In this blog:
- Feds to open seven cold case units to investigate Missing and Murdered Indigenous Women, including one in Minnesota
- California ski resort says it will changes its name, which was derogatory to Native women
- Oglala Sioux Tribe declares state of emergency in response to suicides
- RNC passes resolution backing Columbus Day
- From the files of “Really crazy things federal law enforcement does”
Feds to open seven cold case units to investigate Missing and Murdered Indigenous Women, including one in Minnesota
The Bureau of Indian Affairs Office of Justice Services announced it was “opening seven Operation Lady Justice Task Force cold case offices across the country to concentrate on the number of missing and murdered Indigenous women,” Indian Country Today reported.
The first office to open was in Bloomington, Minn. Just recently, another opened in Alaska.
Cases for investigators will be pulled the FBI’s National Crime Information Center. In late July … the database indicated there were more than 1,500 unsolved cases of missing or murdered Indigenous women.
California ski resort says it will change its name, which was derogatory to Native women
“California’s popular Squaw Valley Ski Resort will change its name because the word is a derogatory term for Native American women,” resort officials announced Aug. 25, according to a story in Indian Country Today. A new name hasn’t been chosen.
Washoe Tribal Chairman Serrell Smokey and Tribal Vice Chairman Rueben Vasquez appreciated the decision.
“The Washoe People have lived in the area for thousands of years. We have great reverence for our ancestors, history and lands. We are very pleased with this decision. Today is a day that many have worked towards for decades,” they said. “The Washoe Tribal Council recognizes the significance of the name change and on behalf of the Washoe people expresses its great appreciation for this positive step forward.”
Washington Post story here.
Oglala Sioux Tribe declares state of emergency in response to suicides
“Oglala Sioux Tribe President Julian Bear Runner declared a state of emergency on the Pine Ridge Indian Reservation in South Dakota after a recent increase in suicides, according to a story in Indian Country Today
The tribe is reporting nine suicides and 177 suicide attempts in 2020, according to a five-page declaration posted on Monday on the tribe’s Facebook page. Four of the deaths have come in the last two weeks. The victims were between the ages of 14 and 32.
RNC passes resolution backing Columbus Day
The Republican National Convention passed a resolution “that seeks to preserve Columbus Day as a national holiday,” according to a story in Indian Country Today.
The story also notes that Navajo leaders split time between the Democratic National Convention, where Navajo Nation President Jonathan Nez spoke, and the Republican National Convention, where Navajo Nation Vice President Myron Lizer spoke.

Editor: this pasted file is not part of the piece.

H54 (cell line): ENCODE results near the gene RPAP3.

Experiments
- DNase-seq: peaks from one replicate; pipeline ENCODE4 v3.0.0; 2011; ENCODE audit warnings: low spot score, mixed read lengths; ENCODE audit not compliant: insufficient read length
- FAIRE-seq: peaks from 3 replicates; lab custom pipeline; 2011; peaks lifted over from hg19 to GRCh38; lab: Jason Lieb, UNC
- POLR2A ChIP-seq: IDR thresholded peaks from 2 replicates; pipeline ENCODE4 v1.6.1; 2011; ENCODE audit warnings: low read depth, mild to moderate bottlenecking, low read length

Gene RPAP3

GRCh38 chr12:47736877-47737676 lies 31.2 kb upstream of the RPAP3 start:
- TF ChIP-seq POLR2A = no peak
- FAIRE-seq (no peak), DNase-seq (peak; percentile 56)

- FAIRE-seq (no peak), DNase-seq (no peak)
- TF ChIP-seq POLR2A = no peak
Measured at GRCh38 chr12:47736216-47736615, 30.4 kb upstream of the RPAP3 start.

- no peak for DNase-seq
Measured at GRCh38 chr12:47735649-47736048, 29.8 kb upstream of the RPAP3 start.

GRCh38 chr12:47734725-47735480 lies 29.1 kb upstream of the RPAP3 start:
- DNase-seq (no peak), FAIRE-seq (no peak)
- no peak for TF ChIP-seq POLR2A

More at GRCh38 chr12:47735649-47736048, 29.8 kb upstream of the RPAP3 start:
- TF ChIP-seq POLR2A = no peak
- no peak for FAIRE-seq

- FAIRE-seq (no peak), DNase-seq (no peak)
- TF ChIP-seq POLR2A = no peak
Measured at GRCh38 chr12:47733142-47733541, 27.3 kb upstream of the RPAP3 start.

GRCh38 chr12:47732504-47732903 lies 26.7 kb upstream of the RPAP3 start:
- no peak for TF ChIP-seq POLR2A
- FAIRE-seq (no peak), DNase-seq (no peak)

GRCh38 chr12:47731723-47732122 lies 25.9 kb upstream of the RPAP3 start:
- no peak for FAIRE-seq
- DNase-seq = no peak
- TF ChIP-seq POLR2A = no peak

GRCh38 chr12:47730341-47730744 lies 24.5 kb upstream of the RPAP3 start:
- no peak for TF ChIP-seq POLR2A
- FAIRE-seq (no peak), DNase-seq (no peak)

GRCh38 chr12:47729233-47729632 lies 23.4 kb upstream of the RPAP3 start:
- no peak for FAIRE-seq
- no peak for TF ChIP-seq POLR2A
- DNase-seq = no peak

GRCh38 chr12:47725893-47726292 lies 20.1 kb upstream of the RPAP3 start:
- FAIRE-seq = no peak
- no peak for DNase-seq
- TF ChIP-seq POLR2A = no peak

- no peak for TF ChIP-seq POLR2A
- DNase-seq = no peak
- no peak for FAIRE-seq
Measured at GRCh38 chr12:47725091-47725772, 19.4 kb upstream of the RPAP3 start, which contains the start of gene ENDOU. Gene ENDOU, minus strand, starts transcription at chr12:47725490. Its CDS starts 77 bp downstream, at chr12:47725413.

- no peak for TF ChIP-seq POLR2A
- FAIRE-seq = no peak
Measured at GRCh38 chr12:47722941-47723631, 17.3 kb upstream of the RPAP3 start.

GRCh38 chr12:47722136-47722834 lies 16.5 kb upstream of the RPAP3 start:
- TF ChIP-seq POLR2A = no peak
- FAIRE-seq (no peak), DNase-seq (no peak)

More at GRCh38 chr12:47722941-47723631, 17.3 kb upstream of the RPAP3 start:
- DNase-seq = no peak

“’There’s no secret we are a split ticket,’ Lizer said during a Navajo town hall Tuesday with President Jonathan Nez, reported the Salt Lake Tribune. “’We are working both sides, and we are well represented in Washington.’”
From the files of “Really crazy things federal law enforcement does”
This news item is a little off topic, but I felt compelled to share it.
In 2019, the FBI, the U.S. Department of Homeland Security and representatives of the energy industry staged an exercise to game plan for eco-terrorist attacks against Iowa wind farms, according to a story in The Intercept.
Go ahead, rub your blurry eyes. It was even confusing to federal officials involved.
The exercise was not conducted due to any imminent threat — a carefully noted fact included in the December 2019 and March 2020 reports. “Neither FBI Omaha nor the Iowa DOI/FC has intelligence suggesting environmental extremists intend to attack wind farms in Iowa,” both reports repeatedly state.
Why then, did they conduct such an exercise?
Because the energy industry wanted it. The exercise came “at the request of an USBUS private energy sector partner, following 14 environmental extremist attacks against transportation infrastructure in Iowa that services the energy sector, particularly oil pipelines,” said one of the documents about the exercise.
To be more concise: This exercise made no sense at all. Past attacks against pipelines are no predictor of future attacks against wind farms.
Rhe story connects the dots.
The red hat exercise was the product of a national network of public-private law enforcement and security partnerships forged in the wake of 9/11. The Iowa fusion center is one of 79 intelligence hubs like it, designed to enhance coordination between federal and local police as well as select private sector players. Given their close collaboration with corporate partners, the centers serve as a vector for transmitting industry interests to law enforcement.
You could also file this one under “corporate capture.”